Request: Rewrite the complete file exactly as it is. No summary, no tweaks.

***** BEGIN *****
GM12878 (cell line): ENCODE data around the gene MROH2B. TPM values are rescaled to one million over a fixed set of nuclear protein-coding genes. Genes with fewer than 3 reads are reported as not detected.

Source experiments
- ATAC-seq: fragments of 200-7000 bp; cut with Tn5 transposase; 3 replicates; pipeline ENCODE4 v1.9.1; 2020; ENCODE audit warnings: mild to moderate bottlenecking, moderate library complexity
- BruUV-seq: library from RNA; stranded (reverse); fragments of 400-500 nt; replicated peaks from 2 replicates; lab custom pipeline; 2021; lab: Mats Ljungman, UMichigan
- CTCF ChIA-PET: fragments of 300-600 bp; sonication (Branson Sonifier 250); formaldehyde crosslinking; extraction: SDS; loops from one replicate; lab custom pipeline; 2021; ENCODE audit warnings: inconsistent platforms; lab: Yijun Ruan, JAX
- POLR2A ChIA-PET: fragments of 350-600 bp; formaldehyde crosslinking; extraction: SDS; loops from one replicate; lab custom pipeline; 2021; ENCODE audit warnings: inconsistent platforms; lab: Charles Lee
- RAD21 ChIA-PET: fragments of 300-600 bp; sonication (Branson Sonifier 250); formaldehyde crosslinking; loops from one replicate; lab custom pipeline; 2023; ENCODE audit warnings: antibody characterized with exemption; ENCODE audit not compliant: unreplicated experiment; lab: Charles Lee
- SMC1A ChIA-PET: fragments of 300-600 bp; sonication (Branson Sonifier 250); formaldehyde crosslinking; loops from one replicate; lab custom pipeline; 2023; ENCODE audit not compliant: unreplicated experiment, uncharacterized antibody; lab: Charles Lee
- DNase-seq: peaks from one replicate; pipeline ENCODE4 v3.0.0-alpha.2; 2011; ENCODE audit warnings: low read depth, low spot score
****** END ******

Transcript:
GM12878 (cell line): ENCODE data around the gene MROH2B. TPM values are rescaled to one million over a fixed set of nuclear protein-coding genes. Genes with fewer than 3 reads are reported as not detected.

Source experiments
- ATAC-seq: fragments of 200-7000 bp; cut with Tn5 transposase; 3 replicates; pipeline ENCODE4 v1.9.1; 2020; ENCODE audit warnings: mild to moderate bottlenecking, moderate library complexity
- BruUV-seq: library from RNA; stranded (reverse); fragments of 400-500 nt; replicated peaks from 2 replicates; lab custom pipeline; 2021; lab: Mats Ljungman, UMichigan
- CTCF ChIA-PET: fragments of 300-600 bp; sonication (Branson Sonifier 250); formaldehyde crosslinking; extraction: SDS; loops from one replicate; lab custom pipeline; 2021; ENCODE audit warnings: inconsistent platforms; lab: Yijun Ruan, JAX
- POLR2A ChIA-PET: fragments of 350-600 bp; formaldehyde crosslinking; extraction: SDS; loops from one replicate; lab custom pipeline; 2021; ENCODE audit warnings: inconsistent platforms; lab: Charles Lee
- RAD21 ChIA-PET: fragments of 300-600 bp; sonication (Branson Sonifier 250); formaldehyde crosslinking; loops from one replicate; lab custom pipeline; 2023; ENCODE audit warnings: antibody characterized with exemption; ENCODE audit not compliant: unreplicated experiment; lab: Charles Lee
- SMC1A ChIA-PET: fragments of 300-600 bp; sonication (Branson Sonifier 250); formaldehyde crosslinking; loops from one replicate; lab custom pipeline; 2023; ENCODE audit not compliant: unreplicated experiment, uncharacterized antibody; lab: Charles Lee
- DNase-seq: peaks from one replicate; pipeline ENCODE4 v3.0.0-alpha.2; 2011; ENCODE audit warnings: low read depth, low spot score